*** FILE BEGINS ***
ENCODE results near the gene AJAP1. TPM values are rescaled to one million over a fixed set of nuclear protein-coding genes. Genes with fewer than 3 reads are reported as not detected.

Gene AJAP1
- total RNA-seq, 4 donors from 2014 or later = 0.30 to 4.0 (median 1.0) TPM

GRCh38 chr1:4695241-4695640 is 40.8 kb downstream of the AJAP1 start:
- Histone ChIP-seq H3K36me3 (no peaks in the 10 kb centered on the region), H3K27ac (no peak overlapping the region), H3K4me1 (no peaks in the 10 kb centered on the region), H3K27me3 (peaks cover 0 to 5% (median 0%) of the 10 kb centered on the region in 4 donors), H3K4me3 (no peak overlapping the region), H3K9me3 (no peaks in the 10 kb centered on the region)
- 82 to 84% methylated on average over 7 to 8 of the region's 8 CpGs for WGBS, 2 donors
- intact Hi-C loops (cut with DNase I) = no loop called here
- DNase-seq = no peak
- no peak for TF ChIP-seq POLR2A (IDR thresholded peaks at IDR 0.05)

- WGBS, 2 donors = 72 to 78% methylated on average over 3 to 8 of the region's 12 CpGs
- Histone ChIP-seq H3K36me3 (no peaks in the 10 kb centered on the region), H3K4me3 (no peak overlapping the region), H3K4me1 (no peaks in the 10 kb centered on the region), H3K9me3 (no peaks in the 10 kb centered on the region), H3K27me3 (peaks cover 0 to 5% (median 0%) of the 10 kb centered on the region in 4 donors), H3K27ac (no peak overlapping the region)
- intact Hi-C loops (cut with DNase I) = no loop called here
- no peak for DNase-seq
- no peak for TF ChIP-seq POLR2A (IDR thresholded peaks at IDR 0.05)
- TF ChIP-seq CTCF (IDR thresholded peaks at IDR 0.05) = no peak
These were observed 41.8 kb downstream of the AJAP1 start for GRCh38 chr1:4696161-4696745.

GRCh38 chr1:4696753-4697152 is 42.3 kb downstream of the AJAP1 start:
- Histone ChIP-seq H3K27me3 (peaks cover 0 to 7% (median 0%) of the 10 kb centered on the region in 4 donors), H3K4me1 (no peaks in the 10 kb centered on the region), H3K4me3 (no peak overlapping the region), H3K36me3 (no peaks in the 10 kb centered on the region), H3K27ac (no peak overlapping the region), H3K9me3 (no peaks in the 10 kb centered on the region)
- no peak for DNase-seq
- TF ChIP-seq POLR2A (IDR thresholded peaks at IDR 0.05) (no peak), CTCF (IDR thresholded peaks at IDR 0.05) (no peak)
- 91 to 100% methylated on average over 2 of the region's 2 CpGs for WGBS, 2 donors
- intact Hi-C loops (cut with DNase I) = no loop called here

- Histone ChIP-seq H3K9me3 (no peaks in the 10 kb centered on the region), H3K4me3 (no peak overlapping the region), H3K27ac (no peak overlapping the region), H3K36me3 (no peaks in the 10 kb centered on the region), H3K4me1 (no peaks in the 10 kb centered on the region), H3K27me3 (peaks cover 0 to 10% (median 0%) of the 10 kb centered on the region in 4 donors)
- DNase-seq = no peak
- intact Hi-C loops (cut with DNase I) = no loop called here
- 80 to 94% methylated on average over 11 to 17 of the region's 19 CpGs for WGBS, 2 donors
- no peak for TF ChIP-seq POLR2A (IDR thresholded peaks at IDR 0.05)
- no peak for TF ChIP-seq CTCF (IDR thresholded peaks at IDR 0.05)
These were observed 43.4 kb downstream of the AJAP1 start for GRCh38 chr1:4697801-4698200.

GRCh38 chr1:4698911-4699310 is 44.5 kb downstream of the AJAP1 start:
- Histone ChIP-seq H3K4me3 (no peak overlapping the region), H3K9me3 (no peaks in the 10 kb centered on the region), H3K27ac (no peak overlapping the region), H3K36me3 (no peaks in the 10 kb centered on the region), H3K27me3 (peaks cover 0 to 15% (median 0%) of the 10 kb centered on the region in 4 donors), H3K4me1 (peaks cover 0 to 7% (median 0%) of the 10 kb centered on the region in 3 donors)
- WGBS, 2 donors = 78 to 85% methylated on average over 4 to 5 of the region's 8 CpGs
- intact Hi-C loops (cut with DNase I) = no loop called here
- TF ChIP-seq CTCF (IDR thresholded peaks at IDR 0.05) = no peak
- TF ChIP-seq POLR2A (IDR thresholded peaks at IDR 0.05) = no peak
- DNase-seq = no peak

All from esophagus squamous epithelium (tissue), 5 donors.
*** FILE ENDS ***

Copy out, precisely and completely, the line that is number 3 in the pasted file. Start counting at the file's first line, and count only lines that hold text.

- total RNA-seq, 4 donors from 2014 or later = 0.30 to 4.0 (median 1.0) TPM